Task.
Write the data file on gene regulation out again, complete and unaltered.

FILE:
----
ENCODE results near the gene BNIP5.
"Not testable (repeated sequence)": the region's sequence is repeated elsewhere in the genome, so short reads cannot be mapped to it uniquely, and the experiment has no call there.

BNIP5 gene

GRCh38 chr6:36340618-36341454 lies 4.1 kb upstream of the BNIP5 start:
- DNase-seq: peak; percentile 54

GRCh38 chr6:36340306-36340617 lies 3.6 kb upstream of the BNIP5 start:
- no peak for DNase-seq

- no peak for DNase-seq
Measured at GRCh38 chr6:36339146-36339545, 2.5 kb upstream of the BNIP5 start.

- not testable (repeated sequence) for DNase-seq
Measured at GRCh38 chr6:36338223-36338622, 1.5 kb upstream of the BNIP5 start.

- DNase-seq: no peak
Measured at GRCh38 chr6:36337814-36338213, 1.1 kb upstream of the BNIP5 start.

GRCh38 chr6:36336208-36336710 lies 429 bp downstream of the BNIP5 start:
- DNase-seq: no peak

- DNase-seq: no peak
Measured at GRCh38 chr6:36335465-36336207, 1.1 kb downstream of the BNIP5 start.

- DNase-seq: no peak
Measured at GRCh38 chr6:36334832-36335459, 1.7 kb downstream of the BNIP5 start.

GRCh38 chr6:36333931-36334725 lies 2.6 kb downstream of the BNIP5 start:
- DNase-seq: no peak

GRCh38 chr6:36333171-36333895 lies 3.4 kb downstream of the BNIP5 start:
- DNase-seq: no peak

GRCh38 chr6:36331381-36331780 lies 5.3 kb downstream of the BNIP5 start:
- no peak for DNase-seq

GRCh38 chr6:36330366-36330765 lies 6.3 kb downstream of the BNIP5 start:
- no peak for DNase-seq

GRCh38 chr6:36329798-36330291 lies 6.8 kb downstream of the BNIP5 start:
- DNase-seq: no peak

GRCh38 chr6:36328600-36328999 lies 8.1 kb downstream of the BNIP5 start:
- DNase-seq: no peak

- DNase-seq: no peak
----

ENCODE results near the gene BNIP5.
"Not testable (repeated sequence)": the region's sequence is repeated elsewhere in the genome, so short reads cannot be mapped to it uniquely, and the experiment has no call there.

BNIP5 gene

GRCh38 chr6:36340618-36341454 lies 4.1 kb upstream of the BNIP5 start:
- DNase-seq: peak; percentile 54

GRCh38 chr6:36340306-36340617 lies 3.6 kb upstream of the BNIP5 start:
- no peak for DNase-seq

- no peak for DNase-seq
Measured at GRCh38 chr6:36339146-36339545, 2.5 kb upstream of the BNIP5 start.

- not testable (repeated sequence) for DNase-seq
Measured at GRCh38 chr6:36338223-36338622, 1.5 kb upstream of the BNIP5 start.

- DNase-seq: no peak
Measured at GRCh38 chr6:36337814-36338213, 1.1 kb upstream of the BNIP5 start.

GRCh38 chr6:36336208-36336710 lies 429 bp downstream of the BNIP5 start:
- DNase-seq: no peak

- DNase-seq: no peak
Measured at GRCh38 chr6:36335465-36336207, 1.1 kb downstream of the BNIP5 start.

- DNase-seq: no peak
Measured at GRCh38 chr6:36334832-36335459, 1.7 kb downstream of the BNIP5 start.

GRCh38 chr6:36333931-36334725 lies 2.6 kb downstream of the BNIP5 start:
- DNase-seq: no peak

GRCh38 chr6:36333171-36333895 lies 3.4 kb downstream of the BNIP5 start:
- DNase-seq: no peak

GRCh38 chr6:36331381-36331780 lies 5.3 kb downstream of the BNIP5 start:
- no peak for DNase-seq

GRCh38 chr6:36330366-36330765 lies 6.3 kb downstream of the BNIP5 start:
- no peak for DNase-seq

GRCh38 chr6:36329798-36330291 lies 6.8 kb downstream of the BNIP5 start:
- DNase-seq: no peak

GRCh38 chr6:36328600-36328999 lies 8.1 kb downstream of the BNIP5 start:
- DNase-seq: no peak

- DNase-seq: no peak